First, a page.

Bearing Armor

We earn trust by delivering and delighting time and time again. Most of us get that, but that’s not all there is to earning trust.¬†One very powerful way to build trust is by making our bosses look good.

In ancient times, an armor bearer was one who literally carried the armor of their master. A person, probably a servant would carry extra weapons, haul a shield around, etc. As a result, a powerful trust relationship grew between the armor bearer and his master.

For us, this looks like break room conversations that highlight the genius moves your manager is making. It’s countering negative speech about their mistakes. Consider the following water cooler topics:
He is allowing us to work as a cohesive team rather than being split up on different projects!

She is having us prioritize work and deliver small but valuable increments ever two weeks!

They have the foresight prize quality over costly, patchwork solutions!

So what if we had it out over the topic of splittings the team’s time on multiple projects?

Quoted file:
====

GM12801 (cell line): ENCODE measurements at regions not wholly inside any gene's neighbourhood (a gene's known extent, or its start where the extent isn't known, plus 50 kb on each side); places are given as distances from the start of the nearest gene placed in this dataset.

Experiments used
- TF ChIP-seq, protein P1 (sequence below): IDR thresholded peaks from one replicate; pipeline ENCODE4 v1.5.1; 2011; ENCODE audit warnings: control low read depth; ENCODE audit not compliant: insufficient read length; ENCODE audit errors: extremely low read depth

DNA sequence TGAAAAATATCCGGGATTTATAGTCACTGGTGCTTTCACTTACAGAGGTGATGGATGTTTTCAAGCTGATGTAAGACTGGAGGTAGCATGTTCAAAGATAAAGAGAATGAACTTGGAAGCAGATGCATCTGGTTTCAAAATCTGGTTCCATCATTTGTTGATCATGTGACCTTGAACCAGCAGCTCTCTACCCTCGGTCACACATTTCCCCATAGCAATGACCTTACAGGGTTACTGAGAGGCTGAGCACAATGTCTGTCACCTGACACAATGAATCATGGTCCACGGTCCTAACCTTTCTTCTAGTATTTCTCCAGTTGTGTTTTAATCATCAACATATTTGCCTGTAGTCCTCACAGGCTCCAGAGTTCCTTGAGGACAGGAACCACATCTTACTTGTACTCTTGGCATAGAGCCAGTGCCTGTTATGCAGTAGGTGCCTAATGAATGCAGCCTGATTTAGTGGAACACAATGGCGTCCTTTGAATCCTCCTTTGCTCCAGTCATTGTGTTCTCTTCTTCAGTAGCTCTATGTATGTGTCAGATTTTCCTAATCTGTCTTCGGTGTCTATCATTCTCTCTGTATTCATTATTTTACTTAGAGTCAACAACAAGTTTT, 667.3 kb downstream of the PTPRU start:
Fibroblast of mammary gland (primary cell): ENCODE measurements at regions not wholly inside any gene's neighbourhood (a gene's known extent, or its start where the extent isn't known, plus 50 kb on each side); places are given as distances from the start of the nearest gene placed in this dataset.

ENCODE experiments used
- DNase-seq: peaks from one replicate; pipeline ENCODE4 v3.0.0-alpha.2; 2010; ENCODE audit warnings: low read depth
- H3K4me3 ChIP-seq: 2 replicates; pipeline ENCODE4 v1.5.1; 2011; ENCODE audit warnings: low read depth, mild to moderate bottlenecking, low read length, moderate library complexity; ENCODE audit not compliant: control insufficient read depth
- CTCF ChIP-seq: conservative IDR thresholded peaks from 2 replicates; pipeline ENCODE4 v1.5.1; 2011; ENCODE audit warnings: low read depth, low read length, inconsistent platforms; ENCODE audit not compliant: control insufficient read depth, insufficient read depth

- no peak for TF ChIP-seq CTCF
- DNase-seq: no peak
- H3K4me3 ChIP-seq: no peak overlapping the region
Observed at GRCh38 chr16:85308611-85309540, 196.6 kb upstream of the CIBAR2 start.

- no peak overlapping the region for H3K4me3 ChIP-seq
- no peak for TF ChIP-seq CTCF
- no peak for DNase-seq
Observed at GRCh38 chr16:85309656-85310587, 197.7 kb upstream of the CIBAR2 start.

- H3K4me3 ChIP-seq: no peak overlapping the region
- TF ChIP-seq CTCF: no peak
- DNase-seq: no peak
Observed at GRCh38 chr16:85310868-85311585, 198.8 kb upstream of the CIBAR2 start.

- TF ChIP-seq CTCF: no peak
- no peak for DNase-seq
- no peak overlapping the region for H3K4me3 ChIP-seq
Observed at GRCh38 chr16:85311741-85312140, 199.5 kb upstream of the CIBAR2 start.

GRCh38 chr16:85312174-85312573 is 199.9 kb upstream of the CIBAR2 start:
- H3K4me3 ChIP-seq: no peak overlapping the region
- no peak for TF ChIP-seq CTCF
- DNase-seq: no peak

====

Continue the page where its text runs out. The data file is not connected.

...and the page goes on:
Who cares if she only grudgingly helps us break this work down in to sprint-sized bites?

What difference does it make if they have to be dragged kicking and screaming into discussions of technical debt?

Humility is the hallmark of a servant leader. Bear the armor of your bosses and you show them that you are trustworthy and more importantly that they can trust you.


Jason is a developer, Scrum Master, writer, teacher, coach, husband, father, and community leader out of Tulsa Oklahoma. He's been delivering software since 2007 and absolutely loves the values and principles of agility especially as given form by the Scrum framework.